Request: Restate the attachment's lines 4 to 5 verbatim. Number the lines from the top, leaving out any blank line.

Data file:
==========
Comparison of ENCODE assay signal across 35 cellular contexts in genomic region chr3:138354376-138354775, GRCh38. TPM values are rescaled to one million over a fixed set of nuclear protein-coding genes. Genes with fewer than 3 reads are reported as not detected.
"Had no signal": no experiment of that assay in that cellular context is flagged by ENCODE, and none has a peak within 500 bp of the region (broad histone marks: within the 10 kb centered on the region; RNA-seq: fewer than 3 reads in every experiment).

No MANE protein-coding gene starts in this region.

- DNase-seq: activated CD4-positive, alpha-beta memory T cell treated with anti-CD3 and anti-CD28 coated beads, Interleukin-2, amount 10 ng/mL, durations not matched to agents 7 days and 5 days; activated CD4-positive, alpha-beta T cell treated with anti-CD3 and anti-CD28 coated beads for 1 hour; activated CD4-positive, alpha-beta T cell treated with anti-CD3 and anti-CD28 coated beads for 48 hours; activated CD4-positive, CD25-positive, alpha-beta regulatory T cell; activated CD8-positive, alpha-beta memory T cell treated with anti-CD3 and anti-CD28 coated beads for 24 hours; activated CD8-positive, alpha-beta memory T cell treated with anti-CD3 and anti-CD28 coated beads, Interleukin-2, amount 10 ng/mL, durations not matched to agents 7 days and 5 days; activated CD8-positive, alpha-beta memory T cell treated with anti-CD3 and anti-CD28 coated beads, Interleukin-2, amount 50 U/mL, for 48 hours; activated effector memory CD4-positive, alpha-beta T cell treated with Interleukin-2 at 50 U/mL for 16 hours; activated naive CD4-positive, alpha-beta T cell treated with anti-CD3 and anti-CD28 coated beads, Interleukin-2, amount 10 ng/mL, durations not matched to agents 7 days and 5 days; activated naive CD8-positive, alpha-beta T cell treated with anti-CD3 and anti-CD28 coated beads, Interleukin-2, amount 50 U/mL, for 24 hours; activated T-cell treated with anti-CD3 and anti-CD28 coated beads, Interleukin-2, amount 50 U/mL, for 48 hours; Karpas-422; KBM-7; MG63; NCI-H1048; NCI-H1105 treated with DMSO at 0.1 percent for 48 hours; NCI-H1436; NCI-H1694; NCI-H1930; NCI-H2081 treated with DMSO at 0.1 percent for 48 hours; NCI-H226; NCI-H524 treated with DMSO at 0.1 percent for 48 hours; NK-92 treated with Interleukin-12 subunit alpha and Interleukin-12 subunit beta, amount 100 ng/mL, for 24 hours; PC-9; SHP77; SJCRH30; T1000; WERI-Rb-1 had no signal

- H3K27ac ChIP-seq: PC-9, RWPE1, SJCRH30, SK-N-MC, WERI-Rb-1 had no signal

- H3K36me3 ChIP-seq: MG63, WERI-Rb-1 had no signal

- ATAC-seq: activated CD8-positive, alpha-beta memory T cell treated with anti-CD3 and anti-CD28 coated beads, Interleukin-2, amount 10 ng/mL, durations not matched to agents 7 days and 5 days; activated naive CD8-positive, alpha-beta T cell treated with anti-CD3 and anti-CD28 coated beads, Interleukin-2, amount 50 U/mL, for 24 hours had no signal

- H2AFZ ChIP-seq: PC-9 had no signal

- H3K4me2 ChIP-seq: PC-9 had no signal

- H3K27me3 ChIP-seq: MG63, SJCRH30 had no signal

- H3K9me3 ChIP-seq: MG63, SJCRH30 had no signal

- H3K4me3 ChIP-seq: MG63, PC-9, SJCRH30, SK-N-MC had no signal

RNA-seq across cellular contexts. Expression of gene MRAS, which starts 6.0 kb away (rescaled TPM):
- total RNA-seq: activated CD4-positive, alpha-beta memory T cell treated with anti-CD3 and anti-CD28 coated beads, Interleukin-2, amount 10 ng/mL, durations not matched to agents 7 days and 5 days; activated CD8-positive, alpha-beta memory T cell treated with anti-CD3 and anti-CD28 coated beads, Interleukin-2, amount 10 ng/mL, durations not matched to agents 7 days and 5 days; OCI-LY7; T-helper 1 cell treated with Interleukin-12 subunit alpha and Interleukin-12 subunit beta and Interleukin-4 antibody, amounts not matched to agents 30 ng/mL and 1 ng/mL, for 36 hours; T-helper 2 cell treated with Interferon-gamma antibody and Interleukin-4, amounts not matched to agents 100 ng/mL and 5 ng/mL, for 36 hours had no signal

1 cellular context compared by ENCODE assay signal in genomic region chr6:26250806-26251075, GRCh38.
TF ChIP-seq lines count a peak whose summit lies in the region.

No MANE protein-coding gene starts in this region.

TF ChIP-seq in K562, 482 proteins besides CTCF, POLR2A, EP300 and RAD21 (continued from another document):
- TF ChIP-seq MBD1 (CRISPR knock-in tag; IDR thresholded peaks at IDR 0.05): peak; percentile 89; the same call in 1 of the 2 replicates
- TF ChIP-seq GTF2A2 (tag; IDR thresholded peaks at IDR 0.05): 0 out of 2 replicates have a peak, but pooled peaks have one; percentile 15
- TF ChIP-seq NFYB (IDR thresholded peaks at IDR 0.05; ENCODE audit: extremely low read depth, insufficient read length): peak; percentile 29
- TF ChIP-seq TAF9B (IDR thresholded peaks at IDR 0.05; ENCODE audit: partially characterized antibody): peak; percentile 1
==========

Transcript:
- DNase-seq: activated CD4-positive, alpha-beta memory T cell treated with anti-CD3 and anti-CD28 coated beads, Interleukin-2, amount 10 ng/mL, durations not matched to agents 7 days and 5 days; activated CD4-positive, alpha-beta T cell treated with anti-CD3 and anti-CD28 coated beads for 1 hour; activated CD4-positive, alpha-beta T cell treated with anti-CD3 and anti-CD28 coated beads for 48 hours; activated CD4-positive, CD25-positive, alpha-beta regulatory T cell; activated CD8-positive, alpha-beta memory T cell treated with anti-CD3 and anti-CD28 coated beads for 24 hours; activated CD8-positive, alpha-beta memory T cell treated with anti-CD3 and anti-CD28 coated beads, Interleukin-2, amount 10 ng/mL, durations not matched to agents 7 days and 5 days; activated CD8-positive, alpha-beta memory T cell treated with anti-CD3 and anti-CD28 coated beads, Interleukin-2, amount 50 U/mL, for 48 hours; activated effector memory CD4-positive, alpha-beta T cell treated with Interleukin-2 at 50 U/mL for 16 hours; activated naive CD4-positive, alpha-beta T cell treated with anti-CD3 and anti-CD28 coated beads, Interleukin-2, amount 10 ng/mL, durations not matched to agents 7 days and 5 days; activated naive CD8-positive, alpha-beta T cell treated with anti-CD3 and anti-CD28 coated beads, Interleukin-2, amount 50 U/mL, for 24 hours; activated T-cell treated with anti-CD3 and anti-CD28 coated beads, Interleukin-2, amount 50 U/mL, for 48 hours; Karpas-422; KBM-7; MG63; NCI-H1048; NCI-H1105 treated with DMSO at 0.1 percent for 48 hours; NCI-H1436; NCI-H1694; NCI-H1930; NCI-H2081 treated with DMSO at 0.1 percent for 48 hours; NCI-H226; NCI-H524 treated with DMSO at 0.1 percent for 48 hours; NK-92 treated with Interleukin-12 subunit alpha and Interleukin-12 subunit beta, amount 100 ng/mL, for 24 hours; PC-9; SHP77; SJCRH30; T1000; WERI-Rb-1 had no signal

- H3K27ac ChIP-seq: PC-9, RWPE1, SJCRH30, SK-N-MC, WERI-Rb-1 had no signal